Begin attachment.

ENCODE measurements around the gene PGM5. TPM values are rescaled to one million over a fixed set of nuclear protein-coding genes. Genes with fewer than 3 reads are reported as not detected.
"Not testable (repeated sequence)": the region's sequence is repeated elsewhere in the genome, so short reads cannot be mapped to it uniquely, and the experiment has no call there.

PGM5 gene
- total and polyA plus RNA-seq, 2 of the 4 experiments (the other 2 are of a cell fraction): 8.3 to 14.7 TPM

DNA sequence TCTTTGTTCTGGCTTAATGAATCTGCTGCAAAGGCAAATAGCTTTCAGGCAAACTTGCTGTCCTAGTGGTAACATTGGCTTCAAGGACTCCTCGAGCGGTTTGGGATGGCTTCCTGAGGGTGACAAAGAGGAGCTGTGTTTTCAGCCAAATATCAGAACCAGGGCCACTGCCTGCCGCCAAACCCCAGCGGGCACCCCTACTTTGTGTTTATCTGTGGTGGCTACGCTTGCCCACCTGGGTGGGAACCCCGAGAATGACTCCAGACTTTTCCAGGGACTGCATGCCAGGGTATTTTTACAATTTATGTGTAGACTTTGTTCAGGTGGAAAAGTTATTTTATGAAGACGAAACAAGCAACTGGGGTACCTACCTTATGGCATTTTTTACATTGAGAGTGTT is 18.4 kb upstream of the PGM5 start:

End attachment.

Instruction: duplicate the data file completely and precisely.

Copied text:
ENCODE measurements around the gene PGM5. TPM values are rescaled to one million over a fixed set of nuclear protein-coding genes. Genes with fewer than 3 reads are reported as not detected.
"Not testable (repeated sequence)": the region's sequence is repeated elsewhere in the genome, so short reads cannot be mapped to it uniquely, and the experiment has no call there.

PGM5 gene
- total and polyA plus RNA-seq, 2 of the 4 experiments (the other 2 are of a cell fraction): 8.3 to 14.7 TPM

DNA sequence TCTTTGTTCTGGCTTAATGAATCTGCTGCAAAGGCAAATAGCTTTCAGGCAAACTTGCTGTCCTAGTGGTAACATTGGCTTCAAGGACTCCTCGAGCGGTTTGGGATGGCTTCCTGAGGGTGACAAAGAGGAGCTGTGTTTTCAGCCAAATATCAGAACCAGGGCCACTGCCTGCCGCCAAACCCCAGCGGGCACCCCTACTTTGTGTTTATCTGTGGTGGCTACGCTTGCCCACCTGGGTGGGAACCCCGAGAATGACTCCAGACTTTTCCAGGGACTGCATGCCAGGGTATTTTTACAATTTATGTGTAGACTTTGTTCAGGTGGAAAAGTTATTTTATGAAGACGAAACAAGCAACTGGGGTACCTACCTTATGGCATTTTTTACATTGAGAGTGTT is 18.4 kb upstream of the PGM5 start: